The potential for abuse, whether it be by organised criminal gangs targeting an enterprise, or jealous former partners and obsessive stalkers, should be clear. Which means that consumers and businesses alike should consider disabling Facebook Messenger’s ability to track and share your location.
How to disable location sharing on Facebook Messenger
Although it’s possible to manually deselect location sharing on individual messages, it’s clearly all too easy to forget to do that and Facebook’s own help page admits that turning off location sharing only works for the current message, and will be re-enabled when you start a fresh chat.
Therefore, my advice would be to stop Facebook Messenger from accessing your location entirely.
Instructions for iPhone/iPad users:
- Go to Settings > Privacy > Location Services, where you find a list of all of your location-aware apps.
- Scroll to “Facebook Messenger”, and ensure that its location services are set to “Never”.
- While you’re at it, review what other iOS apps you’re allowing to access your location data. If you are uncomfortable with why an app would need your location information, disable the feature. Note that it’s probably a good idea *not* to disable location tracking for “Find my iPhone” (if you have it enabled) as you might err.. find it hard to find your iPhone!
Instructions for Android users:
Although there have been reports that Google will introduce greater app-specific granularity to its privacy controls in the future, at the moment location privacy settings in the operating system are very much an “on or off” affair.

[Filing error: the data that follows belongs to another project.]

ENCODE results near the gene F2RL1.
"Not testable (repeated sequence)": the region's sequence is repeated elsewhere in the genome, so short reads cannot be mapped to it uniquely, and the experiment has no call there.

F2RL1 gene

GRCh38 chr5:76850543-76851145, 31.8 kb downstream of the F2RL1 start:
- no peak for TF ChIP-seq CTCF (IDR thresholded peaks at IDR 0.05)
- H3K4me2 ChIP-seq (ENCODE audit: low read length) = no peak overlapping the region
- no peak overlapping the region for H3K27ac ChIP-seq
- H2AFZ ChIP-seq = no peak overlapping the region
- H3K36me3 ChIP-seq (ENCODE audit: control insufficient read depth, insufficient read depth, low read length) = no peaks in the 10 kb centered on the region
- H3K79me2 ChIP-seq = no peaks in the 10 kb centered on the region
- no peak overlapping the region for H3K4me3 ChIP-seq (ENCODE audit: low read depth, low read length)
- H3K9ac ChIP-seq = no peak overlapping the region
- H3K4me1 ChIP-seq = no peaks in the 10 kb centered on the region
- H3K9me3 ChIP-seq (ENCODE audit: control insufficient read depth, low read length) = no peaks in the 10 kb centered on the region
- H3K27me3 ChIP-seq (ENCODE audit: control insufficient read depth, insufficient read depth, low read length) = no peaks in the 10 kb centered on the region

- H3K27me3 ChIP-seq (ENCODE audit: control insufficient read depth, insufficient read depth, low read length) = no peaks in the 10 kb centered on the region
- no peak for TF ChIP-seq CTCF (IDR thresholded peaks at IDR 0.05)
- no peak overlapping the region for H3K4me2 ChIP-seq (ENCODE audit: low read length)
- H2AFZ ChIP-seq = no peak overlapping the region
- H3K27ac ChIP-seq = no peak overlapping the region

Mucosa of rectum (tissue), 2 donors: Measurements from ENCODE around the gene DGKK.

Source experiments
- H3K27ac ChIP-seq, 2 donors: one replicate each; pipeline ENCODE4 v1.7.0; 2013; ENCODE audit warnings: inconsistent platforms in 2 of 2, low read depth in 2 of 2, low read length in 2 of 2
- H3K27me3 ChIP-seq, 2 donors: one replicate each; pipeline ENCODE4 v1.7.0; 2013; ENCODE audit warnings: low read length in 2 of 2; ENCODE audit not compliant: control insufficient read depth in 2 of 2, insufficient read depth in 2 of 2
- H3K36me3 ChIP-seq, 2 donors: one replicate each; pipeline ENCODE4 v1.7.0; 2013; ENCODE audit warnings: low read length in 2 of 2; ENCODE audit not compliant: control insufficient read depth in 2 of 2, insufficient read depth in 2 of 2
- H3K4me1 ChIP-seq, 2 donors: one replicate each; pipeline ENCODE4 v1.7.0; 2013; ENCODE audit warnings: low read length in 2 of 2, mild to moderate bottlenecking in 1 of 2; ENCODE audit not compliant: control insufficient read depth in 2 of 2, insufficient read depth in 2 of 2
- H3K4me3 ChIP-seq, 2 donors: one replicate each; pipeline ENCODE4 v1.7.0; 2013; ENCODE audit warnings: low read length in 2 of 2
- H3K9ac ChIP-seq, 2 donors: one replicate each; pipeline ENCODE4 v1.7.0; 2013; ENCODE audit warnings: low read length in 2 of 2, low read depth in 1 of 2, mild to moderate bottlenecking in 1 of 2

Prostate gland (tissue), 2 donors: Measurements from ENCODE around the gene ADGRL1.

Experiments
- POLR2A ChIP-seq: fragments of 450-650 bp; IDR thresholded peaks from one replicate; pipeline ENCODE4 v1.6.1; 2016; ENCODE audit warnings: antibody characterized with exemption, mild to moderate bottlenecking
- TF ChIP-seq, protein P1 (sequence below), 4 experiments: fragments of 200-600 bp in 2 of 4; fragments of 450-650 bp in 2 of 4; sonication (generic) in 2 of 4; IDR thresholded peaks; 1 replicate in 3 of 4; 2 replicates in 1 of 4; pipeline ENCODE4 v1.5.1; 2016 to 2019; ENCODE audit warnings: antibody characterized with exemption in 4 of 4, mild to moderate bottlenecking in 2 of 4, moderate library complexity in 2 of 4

So, you need to place your trust in the apps themselves, and use their options when it comes to location sharing:
- Open the Facebook Messenger app
- Click the settings icon (shaped like a gear) in the upper-right corner.
- Scroll to “New messages include your location by default” and uncheck it.
The release of Marauder’s Map as a Chrome extension certainly caused a stir, and saw many people embracing the easy way in which they could keep track on their Facebook Messenger contacts.
At the time of writing the Chrome extension no longer works properly – its popularity means that it quickly smashed through the API calls limit that its mapping service provided – but programmer Aran Khanna has made the code available on Github for more technically-minded users to roll their own version.
Khanna, who starts working as an intern at Facebook next month, says that the company is working on fixing the issue – although no details have been provided yet as to how it will do this or a timescale as to when.
My advice? Don’t wait. Check that the phones you own, or the ones you’re responsible for protecting in your business, aren’t sharing any information which they don’t need to – which includes, of course, their location.
Editor’s Note: The opinions expressed in this and other guest author articles are solely those of the contributor, and do not necessarily reflect those of Tripwire, Inc.